Affirmative action policies increased minority enrollment at Brazilian universities
Affirmative action policies (AAP) such as quota systems based on racial or socio-economic criteria are often recommended as a way to increase enrollment of underrepresented students in higher education. But those policies can be controversial and their results are sometimes questioned.
A new study from the University of Illinois looks at comprehensive data from Brazilian universities to understand the effect of AAPs on minority enrollments. In the United States, universities are not required to disclose their affirmative action criteria, which makes it difficult to evaluate their effectiveness. However, in Brazil, such data are publicly available.
"We are looking at whether those programs were effective in their goals, which was to increase the enrollment of underrepresented students," says Mary Arends-Kuenning, associate professor of agricultural and consumer economics at the U of I, and co-author of the study, published in the Economics of Education Review.
The researchers found that the policies do work as intended. "We show that these quotas worked towards their goals. They did increase enrollment of students from the groups that they were supposed to. There were more students from poor backgrounds and from public high schools; there were more black students and more under-represented students."
Arends-Kuenning and co-author Renato Schwambach Vieira, a recent graduate of the U of I Department of Agricultural and Consumer Economics, also looked at whether quotas based on socio-economic criteria can be used as a substitute for race-based criteria. The study was part of Vieira's doctoral dissertation.
"Racial quotas can be very controversial. Sometimes people argue you could get similar effects by having a quota based on socio-economic status," Vieira says.
However, the study found that was not the case. "If you want to achieve racial equality, you can't have quotas that are based on socio-economic background; that did not work to increase the number of black or brown students in Brazil," he notes.
Arends-Kuenning explains that Brazil historically has been one of the most unequal societies in the world. Large socio-economic and racial inequalities remain, in part due to gaps in educational opportunities.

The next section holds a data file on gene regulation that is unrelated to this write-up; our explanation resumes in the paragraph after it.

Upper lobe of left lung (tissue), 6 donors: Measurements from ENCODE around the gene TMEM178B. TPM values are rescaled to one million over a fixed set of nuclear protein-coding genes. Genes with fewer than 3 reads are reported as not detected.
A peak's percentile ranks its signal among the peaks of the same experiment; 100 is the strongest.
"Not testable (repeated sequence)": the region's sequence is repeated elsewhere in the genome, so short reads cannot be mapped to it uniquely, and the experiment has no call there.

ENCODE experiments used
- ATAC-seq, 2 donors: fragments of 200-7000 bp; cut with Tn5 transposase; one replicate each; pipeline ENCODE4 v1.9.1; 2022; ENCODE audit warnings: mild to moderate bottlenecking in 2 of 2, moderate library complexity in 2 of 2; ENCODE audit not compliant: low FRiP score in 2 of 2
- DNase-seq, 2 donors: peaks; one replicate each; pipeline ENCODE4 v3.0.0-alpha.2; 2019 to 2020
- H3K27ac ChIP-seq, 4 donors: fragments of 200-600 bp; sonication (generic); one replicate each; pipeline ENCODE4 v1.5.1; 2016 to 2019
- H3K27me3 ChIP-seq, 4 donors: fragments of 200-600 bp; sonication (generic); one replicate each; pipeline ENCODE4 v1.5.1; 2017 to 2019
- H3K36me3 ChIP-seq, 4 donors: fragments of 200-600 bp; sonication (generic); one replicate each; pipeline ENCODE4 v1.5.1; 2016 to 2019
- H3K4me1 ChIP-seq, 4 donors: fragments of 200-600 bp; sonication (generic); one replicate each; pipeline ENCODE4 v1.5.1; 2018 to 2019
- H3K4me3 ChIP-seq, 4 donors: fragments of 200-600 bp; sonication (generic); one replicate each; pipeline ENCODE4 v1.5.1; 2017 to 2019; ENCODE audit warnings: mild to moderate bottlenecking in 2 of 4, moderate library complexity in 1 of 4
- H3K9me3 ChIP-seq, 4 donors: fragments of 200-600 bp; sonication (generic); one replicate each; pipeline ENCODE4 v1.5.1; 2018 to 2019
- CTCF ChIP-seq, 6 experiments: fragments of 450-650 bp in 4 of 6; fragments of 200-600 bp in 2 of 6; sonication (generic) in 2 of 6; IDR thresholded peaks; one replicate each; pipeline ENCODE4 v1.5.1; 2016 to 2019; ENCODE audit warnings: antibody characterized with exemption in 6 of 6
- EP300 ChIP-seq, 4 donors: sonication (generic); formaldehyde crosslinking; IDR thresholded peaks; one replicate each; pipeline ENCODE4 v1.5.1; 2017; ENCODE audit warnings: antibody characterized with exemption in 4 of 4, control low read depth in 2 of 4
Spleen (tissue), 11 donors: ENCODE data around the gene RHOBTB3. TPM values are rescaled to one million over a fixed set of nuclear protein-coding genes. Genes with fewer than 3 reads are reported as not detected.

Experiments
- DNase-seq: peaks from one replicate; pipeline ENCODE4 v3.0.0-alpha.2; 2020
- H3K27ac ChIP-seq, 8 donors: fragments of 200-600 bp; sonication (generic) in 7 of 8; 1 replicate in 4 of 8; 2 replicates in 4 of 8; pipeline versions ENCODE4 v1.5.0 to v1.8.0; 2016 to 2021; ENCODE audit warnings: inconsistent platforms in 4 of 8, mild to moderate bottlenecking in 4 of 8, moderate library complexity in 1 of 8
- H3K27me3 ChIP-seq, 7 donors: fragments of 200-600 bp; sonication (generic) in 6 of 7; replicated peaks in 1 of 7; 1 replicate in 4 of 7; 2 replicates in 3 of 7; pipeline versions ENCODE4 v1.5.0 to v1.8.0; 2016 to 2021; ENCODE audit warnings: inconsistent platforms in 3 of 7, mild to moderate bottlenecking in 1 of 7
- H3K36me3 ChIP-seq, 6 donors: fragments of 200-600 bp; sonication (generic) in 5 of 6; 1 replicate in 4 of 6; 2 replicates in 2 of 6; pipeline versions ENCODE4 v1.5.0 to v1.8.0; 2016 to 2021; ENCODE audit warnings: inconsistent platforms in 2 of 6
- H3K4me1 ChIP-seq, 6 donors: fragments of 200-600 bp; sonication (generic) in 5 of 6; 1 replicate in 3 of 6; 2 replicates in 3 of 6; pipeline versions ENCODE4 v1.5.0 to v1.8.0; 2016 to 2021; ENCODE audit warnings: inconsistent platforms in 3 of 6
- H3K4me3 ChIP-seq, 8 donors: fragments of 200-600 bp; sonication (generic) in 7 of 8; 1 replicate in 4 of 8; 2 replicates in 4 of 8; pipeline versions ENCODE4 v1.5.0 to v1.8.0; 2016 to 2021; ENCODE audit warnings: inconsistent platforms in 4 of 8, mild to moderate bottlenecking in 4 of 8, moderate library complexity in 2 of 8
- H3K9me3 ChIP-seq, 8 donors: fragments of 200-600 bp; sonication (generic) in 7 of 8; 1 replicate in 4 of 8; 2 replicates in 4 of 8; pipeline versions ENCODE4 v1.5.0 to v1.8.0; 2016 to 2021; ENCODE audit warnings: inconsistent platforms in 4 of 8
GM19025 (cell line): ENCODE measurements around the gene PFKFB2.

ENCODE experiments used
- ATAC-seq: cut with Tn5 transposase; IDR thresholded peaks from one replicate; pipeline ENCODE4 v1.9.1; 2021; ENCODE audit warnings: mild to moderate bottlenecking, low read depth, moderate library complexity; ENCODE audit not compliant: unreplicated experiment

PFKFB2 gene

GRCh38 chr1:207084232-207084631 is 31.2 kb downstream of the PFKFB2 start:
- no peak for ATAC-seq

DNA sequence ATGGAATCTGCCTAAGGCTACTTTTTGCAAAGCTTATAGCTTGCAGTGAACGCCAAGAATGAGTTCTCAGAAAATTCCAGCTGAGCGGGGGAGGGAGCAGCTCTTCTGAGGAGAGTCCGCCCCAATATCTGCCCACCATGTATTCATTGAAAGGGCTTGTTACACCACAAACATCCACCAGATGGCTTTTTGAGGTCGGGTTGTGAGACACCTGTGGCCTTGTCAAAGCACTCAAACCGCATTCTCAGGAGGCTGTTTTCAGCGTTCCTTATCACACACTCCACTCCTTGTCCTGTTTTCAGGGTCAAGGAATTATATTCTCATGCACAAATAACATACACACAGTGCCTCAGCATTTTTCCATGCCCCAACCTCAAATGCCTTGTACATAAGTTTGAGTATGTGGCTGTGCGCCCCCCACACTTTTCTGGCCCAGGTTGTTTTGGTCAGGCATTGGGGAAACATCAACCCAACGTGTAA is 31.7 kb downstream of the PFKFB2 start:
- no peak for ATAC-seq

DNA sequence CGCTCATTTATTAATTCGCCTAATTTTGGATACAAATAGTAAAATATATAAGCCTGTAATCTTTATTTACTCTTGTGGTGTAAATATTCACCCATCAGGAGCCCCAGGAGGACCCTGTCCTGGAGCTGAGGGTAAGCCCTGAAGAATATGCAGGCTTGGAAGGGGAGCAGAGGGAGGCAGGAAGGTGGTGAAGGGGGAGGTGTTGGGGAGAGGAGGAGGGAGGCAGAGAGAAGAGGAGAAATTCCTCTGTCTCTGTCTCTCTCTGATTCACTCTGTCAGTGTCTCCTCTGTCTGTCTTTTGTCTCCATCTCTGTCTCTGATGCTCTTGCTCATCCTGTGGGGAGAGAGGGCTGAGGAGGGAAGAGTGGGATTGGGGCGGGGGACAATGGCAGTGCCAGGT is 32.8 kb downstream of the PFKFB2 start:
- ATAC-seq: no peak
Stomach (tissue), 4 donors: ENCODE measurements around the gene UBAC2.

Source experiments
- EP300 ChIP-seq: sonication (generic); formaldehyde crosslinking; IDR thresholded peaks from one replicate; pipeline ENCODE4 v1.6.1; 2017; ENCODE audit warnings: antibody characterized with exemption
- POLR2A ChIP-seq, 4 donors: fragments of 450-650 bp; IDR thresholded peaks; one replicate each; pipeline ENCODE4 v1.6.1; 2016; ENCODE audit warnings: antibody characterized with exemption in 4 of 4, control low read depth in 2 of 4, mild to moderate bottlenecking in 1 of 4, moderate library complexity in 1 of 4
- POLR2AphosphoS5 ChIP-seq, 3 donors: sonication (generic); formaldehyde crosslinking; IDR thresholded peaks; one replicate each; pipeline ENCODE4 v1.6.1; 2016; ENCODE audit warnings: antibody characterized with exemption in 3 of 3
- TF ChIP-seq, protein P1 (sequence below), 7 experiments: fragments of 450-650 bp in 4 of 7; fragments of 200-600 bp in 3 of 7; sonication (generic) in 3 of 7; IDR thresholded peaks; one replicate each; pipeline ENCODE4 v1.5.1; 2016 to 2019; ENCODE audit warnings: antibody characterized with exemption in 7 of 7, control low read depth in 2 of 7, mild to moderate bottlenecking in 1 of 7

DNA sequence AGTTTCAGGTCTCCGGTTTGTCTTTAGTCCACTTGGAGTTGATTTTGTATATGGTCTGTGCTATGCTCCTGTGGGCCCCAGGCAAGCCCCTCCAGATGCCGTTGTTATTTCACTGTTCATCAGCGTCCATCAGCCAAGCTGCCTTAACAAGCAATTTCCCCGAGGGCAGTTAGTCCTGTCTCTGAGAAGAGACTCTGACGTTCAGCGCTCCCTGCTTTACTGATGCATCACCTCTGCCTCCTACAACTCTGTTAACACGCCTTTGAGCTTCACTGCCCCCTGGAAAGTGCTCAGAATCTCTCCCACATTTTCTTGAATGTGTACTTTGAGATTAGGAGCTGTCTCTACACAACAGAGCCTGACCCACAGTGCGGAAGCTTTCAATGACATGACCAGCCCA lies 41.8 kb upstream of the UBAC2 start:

To counteract those gaps, Brazil implemented a National Law of Quotas in 2012, requiring half of undergraduate positions to be reserved for students from underrepresented groups.
However, many Brazilian universities already started implementing either race-based or socio-economic AAPs in the early 2000. This made it possible to compare schools with different types of AAPs in the study, while schools with no such policy could serve as a control group.
"Between 2004 and 2010, 34 out of 49 federal universities adopted some type of AAP. Twenty universities adopted race-neutral policies and 14 adopted race-targeted AAPs," the researchers explain in their paper.
The study examined AAPs and enrollment from 2004 to 2012, analyzing data from a national entrance exam that all freshmen are required to take. That exam also contains a section on socioeconomic characteristics and racial affiliation, based on students' self-identification. The study included data from 163,889 freshmen enrolled in more than 1,000 academic programs at 48 different federal universities.
The researchers analyzed the effect of AAPs in relation to four student demographics: race, gender, socio-economic background, and whether the student attended public or private secondary school.
The result showed significant increases in enrollment of students from disadvantaged groups; specifically, increases of 9.8% for black and mixed-race students, 10.7% for public high school students, and 14.9% for students from lower socio-economic backgrounds. There was no difference for gender, which was not a target criterion for any of the policies.
The researchers found that both types of AAPs increased enrollment of lower socioeconomic groups, but only the race-targeted criteria increased enrollment of blacks and mixed-race students.
They also looked at whether the results were associated with certain types of programs. Arends-Kuenning says one might suspect that schools that were reluctant about quotas would implement them only for less competitive programs, but the results debunked that assumption.
"We find strongly that the quotas are more effective in the most competitive programs," she says. "You might think that schools would focus on certain programs and channel the underrepresented students to easier programs, but we found that wasn't happening. In the most competitive programs, we find bigger effects."
Arends-Kuenning says future research might look beyond student enrollment effects.
"That could include looking closely issues of performance and drop-out rates; how well these students did while they were in school. It will also be interesting to look at how they do after they graduate. The quotas have been in place long enough to do that," she says.
The article, "Affirmative action in Brazilian universities: Effects on the enrollment of targeted groups" is published in Economics of Education Review.